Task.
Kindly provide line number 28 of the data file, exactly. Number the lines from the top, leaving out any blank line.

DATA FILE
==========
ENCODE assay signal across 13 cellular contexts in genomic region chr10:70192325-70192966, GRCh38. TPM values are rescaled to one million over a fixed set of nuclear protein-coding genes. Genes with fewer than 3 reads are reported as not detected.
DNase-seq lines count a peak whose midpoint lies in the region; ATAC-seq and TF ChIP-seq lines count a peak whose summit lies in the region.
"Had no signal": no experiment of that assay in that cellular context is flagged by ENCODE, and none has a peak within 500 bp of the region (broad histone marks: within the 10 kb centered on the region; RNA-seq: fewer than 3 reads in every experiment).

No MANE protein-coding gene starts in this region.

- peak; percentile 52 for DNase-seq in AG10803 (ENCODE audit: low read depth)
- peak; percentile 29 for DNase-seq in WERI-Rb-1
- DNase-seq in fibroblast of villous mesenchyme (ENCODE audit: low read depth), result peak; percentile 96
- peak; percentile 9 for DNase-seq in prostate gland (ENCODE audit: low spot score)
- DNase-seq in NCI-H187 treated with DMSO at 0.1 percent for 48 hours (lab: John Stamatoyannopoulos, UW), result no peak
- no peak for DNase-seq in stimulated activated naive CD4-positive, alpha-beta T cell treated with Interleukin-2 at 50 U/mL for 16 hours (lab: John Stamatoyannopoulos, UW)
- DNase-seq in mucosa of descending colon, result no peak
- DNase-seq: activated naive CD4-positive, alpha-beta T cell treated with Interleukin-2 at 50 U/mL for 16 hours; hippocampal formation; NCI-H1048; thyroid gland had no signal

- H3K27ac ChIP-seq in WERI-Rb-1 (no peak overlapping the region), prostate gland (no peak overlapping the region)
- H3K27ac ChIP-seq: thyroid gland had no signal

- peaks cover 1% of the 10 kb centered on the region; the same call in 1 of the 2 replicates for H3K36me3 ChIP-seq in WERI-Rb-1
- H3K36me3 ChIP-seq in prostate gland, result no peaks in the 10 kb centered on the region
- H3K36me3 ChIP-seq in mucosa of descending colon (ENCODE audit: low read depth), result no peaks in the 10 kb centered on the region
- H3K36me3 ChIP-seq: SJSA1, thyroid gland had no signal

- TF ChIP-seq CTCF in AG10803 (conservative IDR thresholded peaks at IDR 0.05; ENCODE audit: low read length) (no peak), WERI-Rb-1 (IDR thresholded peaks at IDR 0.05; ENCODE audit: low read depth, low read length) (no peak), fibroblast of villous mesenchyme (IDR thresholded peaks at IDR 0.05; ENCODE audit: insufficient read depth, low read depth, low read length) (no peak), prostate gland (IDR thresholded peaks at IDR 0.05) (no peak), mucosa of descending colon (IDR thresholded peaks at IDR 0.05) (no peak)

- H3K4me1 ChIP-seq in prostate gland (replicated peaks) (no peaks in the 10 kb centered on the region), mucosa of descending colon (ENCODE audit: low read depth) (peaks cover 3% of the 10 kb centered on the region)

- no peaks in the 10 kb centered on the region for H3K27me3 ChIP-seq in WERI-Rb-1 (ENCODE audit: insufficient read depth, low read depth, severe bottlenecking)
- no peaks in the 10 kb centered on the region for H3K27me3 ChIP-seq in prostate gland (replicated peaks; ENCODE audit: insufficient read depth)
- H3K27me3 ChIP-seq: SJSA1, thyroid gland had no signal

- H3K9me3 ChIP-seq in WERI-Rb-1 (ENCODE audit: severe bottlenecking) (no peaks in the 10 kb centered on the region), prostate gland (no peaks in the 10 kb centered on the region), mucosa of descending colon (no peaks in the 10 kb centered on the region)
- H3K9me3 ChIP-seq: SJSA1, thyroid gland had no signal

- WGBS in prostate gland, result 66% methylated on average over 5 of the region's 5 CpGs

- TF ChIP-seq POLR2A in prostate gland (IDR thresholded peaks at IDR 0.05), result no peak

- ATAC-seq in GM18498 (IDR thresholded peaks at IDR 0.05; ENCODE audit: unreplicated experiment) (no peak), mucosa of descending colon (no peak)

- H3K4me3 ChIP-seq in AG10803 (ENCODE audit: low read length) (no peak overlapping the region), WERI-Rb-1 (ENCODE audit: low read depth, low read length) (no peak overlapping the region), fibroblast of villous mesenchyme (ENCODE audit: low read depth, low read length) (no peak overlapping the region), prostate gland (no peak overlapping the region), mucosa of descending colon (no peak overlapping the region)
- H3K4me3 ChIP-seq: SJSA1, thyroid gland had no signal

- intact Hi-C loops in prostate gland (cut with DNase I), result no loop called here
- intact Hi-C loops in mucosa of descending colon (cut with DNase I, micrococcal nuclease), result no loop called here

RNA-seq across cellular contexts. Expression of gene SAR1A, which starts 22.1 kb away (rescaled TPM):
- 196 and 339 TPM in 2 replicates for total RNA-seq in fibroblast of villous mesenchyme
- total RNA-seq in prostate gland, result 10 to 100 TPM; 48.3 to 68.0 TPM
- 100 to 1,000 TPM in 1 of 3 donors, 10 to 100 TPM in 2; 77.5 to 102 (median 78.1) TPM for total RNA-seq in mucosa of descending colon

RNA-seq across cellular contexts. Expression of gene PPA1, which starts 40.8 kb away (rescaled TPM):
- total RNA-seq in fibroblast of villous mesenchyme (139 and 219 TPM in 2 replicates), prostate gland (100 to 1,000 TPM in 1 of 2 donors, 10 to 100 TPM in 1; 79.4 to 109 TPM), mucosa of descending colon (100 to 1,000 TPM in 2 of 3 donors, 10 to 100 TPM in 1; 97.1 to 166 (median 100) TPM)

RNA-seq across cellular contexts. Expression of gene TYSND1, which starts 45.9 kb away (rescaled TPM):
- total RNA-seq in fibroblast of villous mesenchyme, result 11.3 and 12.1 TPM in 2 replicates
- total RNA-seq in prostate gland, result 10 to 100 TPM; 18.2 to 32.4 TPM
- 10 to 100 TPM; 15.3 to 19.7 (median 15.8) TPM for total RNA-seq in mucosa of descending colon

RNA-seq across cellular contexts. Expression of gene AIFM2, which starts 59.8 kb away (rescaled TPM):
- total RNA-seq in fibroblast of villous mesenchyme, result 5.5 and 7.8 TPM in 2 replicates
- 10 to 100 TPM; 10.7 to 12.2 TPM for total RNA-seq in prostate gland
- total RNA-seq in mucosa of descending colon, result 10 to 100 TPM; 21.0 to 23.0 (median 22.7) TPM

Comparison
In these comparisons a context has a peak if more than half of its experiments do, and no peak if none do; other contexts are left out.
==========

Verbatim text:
- ATAC-seq in GM18498 (IDR thresholded peaks at IDR 0.05; ENCODE audit: unreplicated experiment) (no peak), mucosa of descending colon (no peak)